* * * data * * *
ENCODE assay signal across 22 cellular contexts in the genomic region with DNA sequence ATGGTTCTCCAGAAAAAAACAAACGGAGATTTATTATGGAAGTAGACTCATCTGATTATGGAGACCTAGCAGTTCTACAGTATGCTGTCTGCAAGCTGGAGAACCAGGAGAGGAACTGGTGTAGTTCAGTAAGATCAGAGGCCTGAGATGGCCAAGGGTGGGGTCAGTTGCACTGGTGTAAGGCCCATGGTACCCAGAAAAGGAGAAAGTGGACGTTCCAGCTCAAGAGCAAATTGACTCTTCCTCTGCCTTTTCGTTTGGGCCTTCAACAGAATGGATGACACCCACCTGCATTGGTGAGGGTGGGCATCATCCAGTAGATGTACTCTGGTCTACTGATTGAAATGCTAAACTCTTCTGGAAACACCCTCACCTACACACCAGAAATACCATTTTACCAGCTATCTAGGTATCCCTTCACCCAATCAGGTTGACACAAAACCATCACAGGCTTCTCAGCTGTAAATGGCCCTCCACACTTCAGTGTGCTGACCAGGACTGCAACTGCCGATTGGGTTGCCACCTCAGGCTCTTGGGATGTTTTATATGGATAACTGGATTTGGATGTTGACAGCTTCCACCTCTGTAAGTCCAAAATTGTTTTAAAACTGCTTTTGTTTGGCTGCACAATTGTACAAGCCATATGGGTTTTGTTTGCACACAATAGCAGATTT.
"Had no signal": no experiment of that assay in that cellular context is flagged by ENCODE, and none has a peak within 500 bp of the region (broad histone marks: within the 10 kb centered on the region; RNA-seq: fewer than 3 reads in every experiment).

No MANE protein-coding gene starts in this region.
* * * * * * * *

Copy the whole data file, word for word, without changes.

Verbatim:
ENCODE assay signal across 22 cellular contexts in the genomic region with DNA sequence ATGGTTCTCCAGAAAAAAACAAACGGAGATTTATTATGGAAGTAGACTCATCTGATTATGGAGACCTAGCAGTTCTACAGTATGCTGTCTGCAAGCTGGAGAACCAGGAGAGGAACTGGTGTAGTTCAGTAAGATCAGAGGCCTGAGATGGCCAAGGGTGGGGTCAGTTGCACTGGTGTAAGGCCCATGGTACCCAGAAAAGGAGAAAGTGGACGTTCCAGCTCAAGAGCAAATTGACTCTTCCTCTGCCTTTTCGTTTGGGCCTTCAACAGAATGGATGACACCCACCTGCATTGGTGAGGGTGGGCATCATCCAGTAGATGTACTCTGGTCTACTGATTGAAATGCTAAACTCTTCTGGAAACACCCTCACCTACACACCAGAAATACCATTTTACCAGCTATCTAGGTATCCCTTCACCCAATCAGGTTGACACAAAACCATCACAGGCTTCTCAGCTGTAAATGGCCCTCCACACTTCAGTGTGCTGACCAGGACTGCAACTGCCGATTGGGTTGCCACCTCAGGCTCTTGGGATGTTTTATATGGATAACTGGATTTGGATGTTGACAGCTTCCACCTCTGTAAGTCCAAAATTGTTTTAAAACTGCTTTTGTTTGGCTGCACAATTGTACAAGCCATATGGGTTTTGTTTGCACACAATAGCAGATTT.
"Had no signal": no experiment of that assay in that cellular context is flagged by ENCODE, and none has a peak within 500 bp of the region (broad histone marks: within the 10 kb centered on the region; RNA-seq: fewer than 3 reads in every experiment).

No MANE protein-coding gene starts in this region.